Definition and Overview
Carcinoma of the male breast is the most common type of breast cancer in men. The term carcinoma means that cancer begins in the lining of internal organs or epithelial tissue cells.
Contrary to popular beliefs, men can also get breast cancer because just like women, they also have breast cells and tissue that have the potential to develop the disease. However, male breast cancer is very rare accounting to less than 1% of all breast cancers. A man’s lifetime risk of breast cancer is one in 1,000. However, the mortality rate is higher in men than women due to lack of awareness and because men are less likely to assume that a lump in their breast is cancer. This causes a delay in seeking treatment.
Although carcinoma of male breast can occur at any age, most patients who are diagnosed with the condition are between the ages of 60 and 70 years old. Breast cancer in men rarely affects both breasts with up to 99% of cases affecting only one breast.
Other than cancer, men can also develop other breast disorders with gynaecomastia (male breast enlargement) being the most common. Characterised by disk-like growth under the nipple and areola, it is often caused by hormonal imbalance and commonly occurs in teenage boys and older men.
Causes of Condition
Young boys and girls have breast tissue consisting of tubular structures called ducts. These ducts start to grow and lobules (milk glands) start to develop when girls’ ovaries begin to produce oestrogen. Testes, on the other hand, produce male hormones, including testosterone, that suppress the development of lobules and growth of breast tissue, leaving them with underdeveloped ducts as well as a small amount of fat and connective tissue. Male breast cancer occurs when cancerous or malignant cells develop in or around the ducts.
The reasons why breast cancer develops are not yet fully understood. However, studies confirm that both genetic and environmental factors are likely to play a role. These include:
Liver cirrhosis – Cirrhosis is a medical condition that keeps the liver from producing proteins that help transport and deliver both female and male hormones through the bloodstream. Men with this condition typically have higher blood levels of oestrogen, which elevates their risk of breast cancer.
Genetics – Men who have inherited mutations in their BRCA-2 gene have a lifetime risk of about six in 100 of developing men’s breast cancer.
Klinefelter's syndrome – This is a chromosomal condition in which men inherit an extra female X chromosome resulting in various symptoms including small testes that do not produce enough testosterone, delayed or incomplete puberty, infertility, and breast enlargement.
Radiation exposure – Men who have undergone radiation therapy for the treatment of another type of cancer have an increased risk of breast cancer.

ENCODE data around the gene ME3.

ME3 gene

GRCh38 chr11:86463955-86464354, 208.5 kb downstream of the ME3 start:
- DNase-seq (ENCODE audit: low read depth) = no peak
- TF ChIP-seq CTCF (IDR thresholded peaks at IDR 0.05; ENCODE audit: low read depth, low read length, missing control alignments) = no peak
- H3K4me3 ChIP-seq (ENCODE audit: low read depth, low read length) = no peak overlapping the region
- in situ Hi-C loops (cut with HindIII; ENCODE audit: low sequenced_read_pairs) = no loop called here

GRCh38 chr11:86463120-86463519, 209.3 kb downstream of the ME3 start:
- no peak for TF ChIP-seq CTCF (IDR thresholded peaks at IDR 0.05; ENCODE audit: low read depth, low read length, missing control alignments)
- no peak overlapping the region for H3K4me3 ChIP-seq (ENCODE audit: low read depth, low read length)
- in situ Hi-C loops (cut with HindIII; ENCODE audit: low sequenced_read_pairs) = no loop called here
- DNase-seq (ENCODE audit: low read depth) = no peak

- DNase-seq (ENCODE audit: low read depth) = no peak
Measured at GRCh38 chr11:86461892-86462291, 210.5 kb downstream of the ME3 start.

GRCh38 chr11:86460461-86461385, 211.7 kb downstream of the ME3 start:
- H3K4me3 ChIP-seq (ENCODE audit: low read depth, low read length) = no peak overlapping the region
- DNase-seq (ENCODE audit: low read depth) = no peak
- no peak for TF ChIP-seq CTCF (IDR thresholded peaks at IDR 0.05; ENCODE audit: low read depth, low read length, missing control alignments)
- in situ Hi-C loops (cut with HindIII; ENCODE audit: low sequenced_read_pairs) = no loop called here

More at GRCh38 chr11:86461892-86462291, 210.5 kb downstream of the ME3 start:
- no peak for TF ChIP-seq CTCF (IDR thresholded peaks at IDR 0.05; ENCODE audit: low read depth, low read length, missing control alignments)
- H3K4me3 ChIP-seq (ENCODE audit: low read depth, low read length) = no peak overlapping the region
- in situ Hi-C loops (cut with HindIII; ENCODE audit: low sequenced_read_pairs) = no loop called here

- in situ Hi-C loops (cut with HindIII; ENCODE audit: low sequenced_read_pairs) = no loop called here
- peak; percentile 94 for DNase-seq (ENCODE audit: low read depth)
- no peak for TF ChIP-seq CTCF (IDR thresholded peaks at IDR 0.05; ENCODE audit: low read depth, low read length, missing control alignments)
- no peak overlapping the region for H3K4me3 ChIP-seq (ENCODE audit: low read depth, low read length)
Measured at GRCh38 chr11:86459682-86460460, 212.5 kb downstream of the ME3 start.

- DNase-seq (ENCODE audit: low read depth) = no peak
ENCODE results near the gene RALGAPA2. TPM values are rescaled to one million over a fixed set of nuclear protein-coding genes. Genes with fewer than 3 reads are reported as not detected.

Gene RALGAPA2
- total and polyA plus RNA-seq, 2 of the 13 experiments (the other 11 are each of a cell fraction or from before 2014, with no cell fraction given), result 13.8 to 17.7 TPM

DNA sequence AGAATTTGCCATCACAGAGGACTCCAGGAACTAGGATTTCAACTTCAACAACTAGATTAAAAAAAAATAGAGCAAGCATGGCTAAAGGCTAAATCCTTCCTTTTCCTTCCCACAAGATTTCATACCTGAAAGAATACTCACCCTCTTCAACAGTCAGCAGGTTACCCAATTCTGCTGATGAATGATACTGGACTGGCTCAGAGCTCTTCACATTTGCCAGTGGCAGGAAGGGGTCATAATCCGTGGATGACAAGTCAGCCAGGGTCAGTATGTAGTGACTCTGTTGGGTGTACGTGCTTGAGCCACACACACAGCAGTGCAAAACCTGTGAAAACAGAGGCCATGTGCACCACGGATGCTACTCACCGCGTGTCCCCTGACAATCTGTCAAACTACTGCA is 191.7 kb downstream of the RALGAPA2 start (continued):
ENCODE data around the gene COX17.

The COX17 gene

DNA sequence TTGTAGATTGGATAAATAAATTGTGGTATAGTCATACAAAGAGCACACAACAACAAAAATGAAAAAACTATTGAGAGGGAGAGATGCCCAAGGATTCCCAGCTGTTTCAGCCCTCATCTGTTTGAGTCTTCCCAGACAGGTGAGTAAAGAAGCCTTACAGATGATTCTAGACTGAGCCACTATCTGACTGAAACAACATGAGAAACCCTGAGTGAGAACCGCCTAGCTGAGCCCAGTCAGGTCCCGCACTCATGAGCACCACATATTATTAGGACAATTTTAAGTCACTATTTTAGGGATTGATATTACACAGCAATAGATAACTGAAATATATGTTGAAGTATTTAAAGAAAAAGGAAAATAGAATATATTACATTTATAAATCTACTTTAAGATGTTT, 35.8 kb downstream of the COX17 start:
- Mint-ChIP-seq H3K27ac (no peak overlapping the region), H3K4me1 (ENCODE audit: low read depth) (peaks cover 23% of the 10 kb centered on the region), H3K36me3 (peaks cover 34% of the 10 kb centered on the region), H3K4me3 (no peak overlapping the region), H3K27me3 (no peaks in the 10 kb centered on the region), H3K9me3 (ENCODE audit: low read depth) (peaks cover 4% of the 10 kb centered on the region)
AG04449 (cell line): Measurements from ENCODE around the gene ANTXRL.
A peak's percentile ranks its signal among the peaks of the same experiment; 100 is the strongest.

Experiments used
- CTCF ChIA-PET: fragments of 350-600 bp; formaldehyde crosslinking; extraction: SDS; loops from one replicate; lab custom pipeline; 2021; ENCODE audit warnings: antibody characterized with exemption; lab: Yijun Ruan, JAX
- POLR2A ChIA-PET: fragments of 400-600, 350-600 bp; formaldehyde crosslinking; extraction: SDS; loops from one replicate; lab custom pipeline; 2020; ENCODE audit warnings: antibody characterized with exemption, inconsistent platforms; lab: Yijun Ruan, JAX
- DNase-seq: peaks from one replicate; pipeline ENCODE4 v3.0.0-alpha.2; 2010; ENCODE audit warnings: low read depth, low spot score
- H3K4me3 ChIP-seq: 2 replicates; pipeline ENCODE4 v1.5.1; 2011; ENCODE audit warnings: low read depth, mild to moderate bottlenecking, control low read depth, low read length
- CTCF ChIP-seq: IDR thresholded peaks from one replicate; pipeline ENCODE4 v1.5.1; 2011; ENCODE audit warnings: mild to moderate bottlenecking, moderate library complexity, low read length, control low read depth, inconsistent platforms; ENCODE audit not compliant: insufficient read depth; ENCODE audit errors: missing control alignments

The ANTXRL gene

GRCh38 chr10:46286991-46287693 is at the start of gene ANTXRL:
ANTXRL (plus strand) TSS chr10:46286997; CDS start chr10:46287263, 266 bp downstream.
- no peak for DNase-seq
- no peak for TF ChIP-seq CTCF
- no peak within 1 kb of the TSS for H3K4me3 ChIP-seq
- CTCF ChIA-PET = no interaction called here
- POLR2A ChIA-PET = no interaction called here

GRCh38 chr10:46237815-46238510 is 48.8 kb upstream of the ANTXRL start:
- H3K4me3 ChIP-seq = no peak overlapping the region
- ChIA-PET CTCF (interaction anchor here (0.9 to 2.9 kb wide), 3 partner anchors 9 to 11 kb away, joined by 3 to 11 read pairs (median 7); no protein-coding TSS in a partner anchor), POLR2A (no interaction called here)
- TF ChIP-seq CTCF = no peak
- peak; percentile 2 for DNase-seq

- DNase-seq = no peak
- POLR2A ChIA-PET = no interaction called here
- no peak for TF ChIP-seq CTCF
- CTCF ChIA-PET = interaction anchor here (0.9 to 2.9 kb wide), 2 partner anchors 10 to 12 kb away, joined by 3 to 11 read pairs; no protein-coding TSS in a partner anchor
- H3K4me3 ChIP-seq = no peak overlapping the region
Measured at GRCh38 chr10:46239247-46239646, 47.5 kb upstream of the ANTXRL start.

The most common male breast cancer symptom is the presence of a firm but painless mass below the nipple. Most patients do not have other symptoms while others also notice skin changes above the mass as well as redness and scaling of the nipple. Thus, men and women who have unusual lumps in their breast are encouraged to consult a medical professional as soon as possible. The survival rate for this condition largely depends on early detection as this increases treatment options.
Breast cancer that has spread to other parts of the body causes other symptoms depending on which organ has been affected.
Who to See and Types of Treatments Available
Men with breasts and who are suspected of having breast cancer undergo a biopsy (fine needle aspiration or needle biopsy), a standard, useful diagnostic tool in which a small amount of breast tissue is obtained and carefully analysed under a microscope. If biopsy results confirmed the presence of breast cancer, additional tests are performed to determine the stage of the disease (cancer staging). These include the following:
Bone scan (to determine if cancer has spread to the bones)
Computed tomography (CT) scan
Magnetic resonance imaging (MRI) scan
Treatment of carcinoma of male breast depends on many factors including the patient’s overall health condition, preference, age, and the stage of cancer. Treatment options for this disease are the same as for breast cancer in women.
Most men diagnosed with breast cancer undergo a modified radical mastectomy, a surgical procedure that removes the affected breast and surrounding lymph nodes. Depending on the severity of the condition, some parts of the chest wall muscles may also be resected. Surgery is often followed by adjuvant therapies especially in cases where the cancer has already spread to the lymph nodes. These therapies include chemo, hormone, targeted, and radiation therapies.
The five-year survival rates largely depend on the stage of the disease and how soon treatment is given from the onset of symptoms of breast cancer in men. For patients with stage 0 breast cancer (the cancer cells have not spread beyond the boundaries of the ducts), the survival rate is 100%. This is the reason why it is important to seek treatment as soon as signs of breast cancer in men start to show. The survival rates go down dramatically as the disease progresses. The five-year survival rate for patients with stage IV or metastatic cancer is 20%. Patients with stage IV breast cancer are offered palliative treatment, which goal is not to cure the disease but to manage symptoms and ensure that patients are comfortable as much as possible.
The American Cancer Society. "Breast Cancer in Men." https://www.cancer.org/cancer/breast-cancer-in-men.html.
United States. "Breast Cancer." National Cancer Institute, U.S. National Institutes of Health. http://www.cancer.gov/cancertopics/types/breast.
United States. "Surveillance Epidemiology and End Results." National Cancer Institute, U.S. National Institutes of Health. http://www.seer.cancer.gov.